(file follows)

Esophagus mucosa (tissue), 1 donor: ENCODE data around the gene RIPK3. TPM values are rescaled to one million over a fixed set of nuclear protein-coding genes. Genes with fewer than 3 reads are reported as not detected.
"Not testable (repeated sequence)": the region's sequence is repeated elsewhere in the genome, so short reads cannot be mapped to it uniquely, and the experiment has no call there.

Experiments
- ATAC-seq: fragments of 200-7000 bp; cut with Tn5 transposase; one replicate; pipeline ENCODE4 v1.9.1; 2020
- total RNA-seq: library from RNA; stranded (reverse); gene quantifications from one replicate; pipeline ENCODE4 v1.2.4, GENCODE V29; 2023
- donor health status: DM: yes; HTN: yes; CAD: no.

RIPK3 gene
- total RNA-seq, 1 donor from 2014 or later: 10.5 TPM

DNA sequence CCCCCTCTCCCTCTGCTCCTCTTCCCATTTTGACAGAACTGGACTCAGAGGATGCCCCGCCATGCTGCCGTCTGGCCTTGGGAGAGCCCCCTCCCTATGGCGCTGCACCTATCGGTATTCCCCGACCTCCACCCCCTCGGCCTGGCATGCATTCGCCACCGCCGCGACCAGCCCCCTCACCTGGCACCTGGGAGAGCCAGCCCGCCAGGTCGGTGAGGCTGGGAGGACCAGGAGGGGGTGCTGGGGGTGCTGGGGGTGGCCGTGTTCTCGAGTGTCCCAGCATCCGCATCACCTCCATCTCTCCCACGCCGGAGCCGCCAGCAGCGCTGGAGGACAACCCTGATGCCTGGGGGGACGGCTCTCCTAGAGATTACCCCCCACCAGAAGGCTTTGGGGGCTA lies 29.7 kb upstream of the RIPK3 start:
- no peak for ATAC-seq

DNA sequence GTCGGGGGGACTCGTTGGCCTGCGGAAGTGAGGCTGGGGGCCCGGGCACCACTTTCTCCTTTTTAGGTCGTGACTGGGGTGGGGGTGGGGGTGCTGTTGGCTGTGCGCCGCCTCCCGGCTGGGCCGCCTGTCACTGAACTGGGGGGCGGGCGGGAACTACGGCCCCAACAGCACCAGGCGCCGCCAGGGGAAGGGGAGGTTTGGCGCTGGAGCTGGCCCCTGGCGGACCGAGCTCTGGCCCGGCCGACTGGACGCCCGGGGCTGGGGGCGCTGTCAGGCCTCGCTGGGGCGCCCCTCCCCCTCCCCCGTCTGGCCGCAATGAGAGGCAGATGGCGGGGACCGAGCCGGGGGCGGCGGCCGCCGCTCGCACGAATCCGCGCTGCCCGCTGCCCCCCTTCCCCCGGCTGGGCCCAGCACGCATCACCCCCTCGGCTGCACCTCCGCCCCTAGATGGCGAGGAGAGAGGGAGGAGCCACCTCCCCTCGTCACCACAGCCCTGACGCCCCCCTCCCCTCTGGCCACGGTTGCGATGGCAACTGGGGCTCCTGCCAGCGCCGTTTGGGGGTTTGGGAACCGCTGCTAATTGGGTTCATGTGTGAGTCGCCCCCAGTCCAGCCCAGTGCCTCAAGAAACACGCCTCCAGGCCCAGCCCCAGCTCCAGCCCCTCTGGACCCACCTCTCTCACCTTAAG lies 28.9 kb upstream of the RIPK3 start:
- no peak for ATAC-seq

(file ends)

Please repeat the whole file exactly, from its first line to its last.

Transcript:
Esophagus mucosa (tissue), 1 donor: ENCODE data around the gene RIPK3. TPM values are rescaled to one million over a fixed set of nuclear protein-coding genes. Genes with fewer than 3 reads are reported as not detected.
"Not testable (repeated sequence)": the region's sequence is repeated elsewhere in the genome, so short reads cannot be mapped to it uniquely, and the experiment has no call there.

Experiments
- ATAC-seq: fragments of 200-7000 bp; cut with Tn5 transposase; one replicate; pipeline ENCODE4 v1.9.1; 2020
- total RNA-seq: library from RNA; stranded (reverse); gene quantifications from one replicate; pipeline ENCODE4 v1.2.4, GENCODE V29; 2023
- donor health status: DM: yes; HTN: yes; CAD: no.

RIPK3 gene
- total RNA-seq, 1 donor from 2014 or later: 10.5 TPM

DNA sequence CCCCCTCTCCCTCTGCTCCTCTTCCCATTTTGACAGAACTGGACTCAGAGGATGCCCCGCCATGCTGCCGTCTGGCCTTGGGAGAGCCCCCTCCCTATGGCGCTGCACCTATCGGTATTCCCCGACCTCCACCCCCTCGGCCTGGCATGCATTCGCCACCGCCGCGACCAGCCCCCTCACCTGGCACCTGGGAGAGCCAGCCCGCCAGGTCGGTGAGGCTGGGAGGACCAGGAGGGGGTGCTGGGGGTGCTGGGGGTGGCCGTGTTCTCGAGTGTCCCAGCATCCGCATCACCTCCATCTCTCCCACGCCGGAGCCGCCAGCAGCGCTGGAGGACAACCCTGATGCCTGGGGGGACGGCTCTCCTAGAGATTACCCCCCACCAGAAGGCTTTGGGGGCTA lies 29.7 kb upstream of the RIPK3 start:
- no peak for ATAC-seq

DNA sequence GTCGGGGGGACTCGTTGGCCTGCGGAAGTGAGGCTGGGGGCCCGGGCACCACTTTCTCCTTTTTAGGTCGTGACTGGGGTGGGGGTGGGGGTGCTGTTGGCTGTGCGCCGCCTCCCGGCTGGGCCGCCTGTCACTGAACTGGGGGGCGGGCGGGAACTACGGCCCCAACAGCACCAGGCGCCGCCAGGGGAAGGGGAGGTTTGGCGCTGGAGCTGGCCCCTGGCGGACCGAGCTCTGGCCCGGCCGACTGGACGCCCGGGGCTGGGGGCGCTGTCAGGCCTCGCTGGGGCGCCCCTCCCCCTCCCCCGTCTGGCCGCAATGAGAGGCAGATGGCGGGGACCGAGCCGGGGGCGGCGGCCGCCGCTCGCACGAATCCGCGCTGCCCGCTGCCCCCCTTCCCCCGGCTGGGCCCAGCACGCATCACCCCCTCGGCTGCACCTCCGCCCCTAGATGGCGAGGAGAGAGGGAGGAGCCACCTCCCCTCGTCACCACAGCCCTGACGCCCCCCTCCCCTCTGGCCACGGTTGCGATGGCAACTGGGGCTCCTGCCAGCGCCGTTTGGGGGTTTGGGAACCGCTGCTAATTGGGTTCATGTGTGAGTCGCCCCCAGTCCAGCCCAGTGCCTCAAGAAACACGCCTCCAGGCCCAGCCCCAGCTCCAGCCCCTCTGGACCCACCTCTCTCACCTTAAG lies 28.9 kb upstream of the RIPK3 start:
- no peak for ATAC-seq